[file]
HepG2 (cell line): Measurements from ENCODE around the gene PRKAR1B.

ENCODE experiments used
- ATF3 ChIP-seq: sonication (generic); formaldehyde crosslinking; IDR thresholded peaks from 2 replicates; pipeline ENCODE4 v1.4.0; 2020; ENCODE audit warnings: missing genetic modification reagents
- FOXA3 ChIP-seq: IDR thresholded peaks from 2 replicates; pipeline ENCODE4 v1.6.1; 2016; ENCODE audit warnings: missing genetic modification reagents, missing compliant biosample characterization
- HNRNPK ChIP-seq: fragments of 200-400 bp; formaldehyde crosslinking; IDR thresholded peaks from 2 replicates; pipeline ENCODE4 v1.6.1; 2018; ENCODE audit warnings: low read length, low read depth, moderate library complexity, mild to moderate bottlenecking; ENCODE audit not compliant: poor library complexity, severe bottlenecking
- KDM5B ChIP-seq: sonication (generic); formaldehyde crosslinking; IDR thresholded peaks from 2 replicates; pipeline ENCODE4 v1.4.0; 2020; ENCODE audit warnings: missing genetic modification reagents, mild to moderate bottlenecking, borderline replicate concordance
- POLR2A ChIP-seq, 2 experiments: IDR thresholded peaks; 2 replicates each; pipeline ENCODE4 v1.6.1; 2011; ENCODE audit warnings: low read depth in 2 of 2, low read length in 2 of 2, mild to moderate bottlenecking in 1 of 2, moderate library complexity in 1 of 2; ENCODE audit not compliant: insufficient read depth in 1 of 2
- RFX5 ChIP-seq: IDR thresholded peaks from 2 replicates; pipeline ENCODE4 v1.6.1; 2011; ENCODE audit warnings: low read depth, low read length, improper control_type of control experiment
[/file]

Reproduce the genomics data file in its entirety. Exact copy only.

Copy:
HepG2 (cell line): Measurements from ENCODE around the gene PRKAR1B.

ENCODE experiments used
- ATF3 ChIP-seq: sonication (generic); formaldehyde crosslinking; IDR thresholded peaks from 2 replicates; pipeline ENCODE4 v1.4.0; 2020; ENCODE audit warnings: missing genetic modification reagents
- FOXA3 ChIP-seq: IDR thresholded peaks from 2 replicates; pipeline ENCODE4 v1.6.1; 2016; ENCODE audit warnings: missing genetic modification reagents, missing compliant biosample characterization
- HNRNPK ChIP-seq: fragments of 200-400 bp; formaldehyde crosslinking; IDR thresholded peaks from 2 replicates; pipeline ENCODE4 v1.6.1; 2018; ENCODE audit warnings: low read length, low read depth, moderate library complexity, mild to moderate bottlenecking; ENCODE audit not compliant: poor library complexity, severe bottlenecking
- KDM5B ChIP-seq: sonication (generic); formaldehyde crosslinking; IDR thresholded peaks from 2 replicates; pipeline ENCODE4 v1.4.0; 2020; ENCODE audit warnings: missing genetic modification reagents, mild to moderate bottlenecking, borderline replicate concordance
- POLR2A ChIP-seq, 2 experiments: IDR thresholded peaks; 2 replicates each; pipeline ENCODE4 v1.6.1; 2011; ENCODE audit warnings: low read depth in 2 of 2, low read length in 2 of 2, mild to moderate bottlenecking in 1 of 2, moderate library complexity in 1 of 2; ENCODE audit not compliant: insufficient read depth in 1 of 2
- RFX5 ChIP-seq: IDR thresholded peaks from 2 replicates; pipeline ENCODE4 v1.6.1; 2011; ENCODE audit warnings: low read depth, low read length, improper control_type of control experiment